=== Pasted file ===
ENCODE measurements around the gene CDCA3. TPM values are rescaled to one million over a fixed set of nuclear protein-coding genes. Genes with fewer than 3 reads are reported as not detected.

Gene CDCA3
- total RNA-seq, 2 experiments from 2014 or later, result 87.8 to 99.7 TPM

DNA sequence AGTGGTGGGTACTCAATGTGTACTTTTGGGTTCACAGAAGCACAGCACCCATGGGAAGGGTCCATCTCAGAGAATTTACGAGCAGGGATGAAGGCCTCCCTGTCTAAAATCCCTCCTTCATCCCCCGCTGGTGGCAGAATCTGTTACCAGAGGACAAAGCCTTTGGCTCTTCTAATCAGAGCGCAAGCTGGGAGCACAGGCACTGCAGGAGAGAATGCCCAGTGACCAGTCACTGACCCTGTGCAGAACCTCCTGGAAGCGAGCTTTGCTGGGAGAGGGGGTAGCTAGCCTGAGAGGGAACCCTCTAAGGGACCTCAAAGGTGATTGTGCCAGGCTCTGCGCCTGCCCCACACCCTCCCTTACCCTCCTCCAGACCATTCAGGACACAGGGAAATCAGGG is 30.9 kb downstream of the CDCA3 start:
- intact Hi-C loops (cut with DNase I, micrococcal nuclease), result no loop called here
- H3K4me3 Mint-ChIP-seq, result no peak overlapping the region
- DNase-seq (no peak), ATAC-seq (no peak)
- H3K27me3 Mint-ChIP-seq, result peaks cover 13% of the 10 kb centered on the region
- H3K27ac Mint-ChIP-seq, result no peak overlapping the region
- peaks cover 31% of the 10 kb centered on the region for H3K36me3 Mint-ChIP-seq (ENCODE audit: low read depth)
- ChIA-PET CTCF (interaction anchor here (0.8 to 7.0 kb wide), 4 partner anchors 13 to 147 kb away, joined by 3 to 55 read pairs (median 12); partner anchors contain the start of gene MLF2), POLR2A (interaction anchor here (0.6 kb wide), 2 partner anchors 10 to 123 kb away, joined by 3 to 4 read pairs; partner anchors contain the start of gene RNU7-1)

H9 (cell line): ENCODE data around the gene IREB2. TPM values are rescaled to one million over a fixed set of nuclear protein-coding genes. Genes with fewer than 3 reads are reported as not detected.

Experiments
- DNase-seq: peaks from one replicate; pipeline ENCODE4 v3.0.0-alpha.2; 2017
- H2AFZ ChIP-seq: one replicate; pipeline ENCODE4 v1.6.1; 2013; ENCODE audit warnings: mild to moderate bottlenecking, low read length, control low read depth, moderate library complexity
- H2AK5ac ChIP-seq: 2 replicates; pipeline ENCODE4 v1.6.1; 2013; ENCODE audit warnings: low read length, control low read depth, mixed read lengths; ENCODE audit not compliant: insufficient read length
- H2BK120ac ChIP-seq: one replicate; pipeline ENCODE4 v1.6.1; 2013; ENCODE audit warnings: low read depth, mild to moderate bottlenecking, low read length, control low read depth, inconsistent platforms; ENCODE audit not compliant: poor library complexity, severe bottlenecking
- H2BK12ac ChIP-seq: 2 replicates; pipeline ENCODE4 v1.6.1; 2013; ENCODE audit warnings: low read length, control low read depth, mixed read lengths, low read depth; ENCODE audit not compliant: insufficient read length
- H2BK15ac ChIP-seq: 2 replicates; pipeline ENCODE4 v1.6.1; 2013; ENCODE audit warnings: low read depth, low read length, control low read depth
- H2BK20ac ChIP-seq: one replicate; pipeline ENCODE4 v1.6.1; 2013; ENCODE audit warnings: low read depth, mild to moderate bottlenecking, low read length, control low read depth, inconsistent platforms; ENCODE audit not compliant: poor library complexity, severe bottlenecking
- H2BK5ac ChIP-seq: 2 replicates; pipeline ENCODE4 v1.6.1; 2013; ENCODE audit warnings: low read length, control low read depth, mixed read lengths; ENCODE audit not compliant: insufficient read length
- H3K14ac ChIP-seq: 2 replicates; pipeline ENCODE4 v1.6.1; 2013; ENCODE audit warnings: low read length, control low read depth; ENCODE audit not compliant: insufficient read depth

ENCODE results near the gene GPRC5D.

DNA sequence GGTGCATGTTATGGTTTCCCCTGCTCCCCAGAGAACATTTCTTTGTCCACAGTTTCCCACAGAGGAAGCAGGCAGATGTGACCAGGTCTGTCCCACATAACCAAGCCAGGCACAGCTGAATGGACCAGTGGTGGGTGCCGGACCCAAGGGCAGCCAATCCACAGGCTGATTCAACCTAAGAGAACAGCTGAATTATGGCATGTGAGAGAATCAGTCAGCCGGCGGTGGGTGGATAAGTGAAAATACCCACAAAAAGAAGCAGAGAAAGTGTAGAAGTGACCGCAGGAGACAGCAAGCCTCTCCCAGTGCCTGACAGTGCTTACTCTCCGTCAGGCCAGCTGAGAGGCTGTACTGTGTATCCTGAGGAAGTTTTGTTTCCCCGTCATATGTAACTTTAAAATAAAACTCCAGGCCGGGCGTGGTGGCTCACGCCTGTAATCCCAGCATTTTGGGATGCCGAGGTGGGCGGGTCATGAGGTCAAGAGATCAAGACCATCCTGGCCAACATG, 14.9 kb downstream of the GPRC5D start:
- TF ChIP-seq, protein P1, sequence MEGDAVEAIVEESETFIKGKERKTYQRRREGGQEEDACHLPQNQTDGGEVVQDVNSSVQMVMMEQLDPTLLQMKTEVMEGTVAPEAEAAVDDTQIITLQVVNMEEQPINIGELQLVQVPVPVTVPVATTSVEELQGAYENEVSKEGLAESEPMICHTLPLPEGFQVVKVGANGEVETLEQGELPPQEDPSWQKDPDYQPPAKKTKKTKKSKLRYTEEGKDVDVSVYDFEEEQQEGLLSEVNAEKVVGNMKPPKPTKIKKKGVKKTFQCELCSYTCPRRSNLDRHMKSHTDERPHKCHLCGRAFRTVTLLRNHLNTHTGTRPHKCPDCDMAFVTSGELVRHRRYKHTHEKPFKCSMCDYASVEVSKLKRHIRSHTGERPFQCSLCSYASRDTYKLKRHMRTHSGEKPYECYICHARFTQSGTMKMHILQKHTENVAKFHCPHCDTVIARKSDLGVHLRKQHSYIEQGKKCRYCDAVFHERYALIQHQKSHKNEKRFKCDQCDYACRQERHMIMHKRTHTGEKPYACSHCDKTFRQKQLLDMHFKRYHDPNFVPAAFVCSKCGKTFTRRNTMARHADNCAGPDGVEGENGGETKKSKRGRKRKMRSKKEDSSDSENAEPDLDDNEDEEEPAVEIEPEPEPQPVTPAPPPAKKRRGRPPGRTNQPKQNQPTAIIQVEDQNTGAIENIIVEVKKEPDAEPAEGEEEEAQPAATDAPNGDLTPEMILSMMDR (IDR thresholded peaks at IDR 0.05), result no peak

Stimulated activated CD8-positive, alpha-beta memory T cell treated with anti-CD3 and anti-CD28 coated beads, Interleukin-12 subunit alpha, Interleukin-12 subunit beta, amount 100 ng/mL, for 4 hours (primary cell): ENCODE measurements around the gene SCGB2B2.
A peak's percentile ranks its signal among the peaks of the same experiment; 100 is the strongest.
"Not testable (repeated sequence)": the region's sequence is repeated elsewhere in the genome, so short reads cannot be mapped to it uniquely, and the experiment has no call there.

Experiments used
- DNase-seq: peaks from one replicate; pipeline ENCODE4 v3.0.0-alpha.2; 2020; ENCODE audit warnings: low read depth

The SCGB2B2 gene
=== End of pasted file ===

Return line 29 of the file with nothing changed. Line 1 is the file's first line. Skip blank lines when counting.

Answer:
Experiments used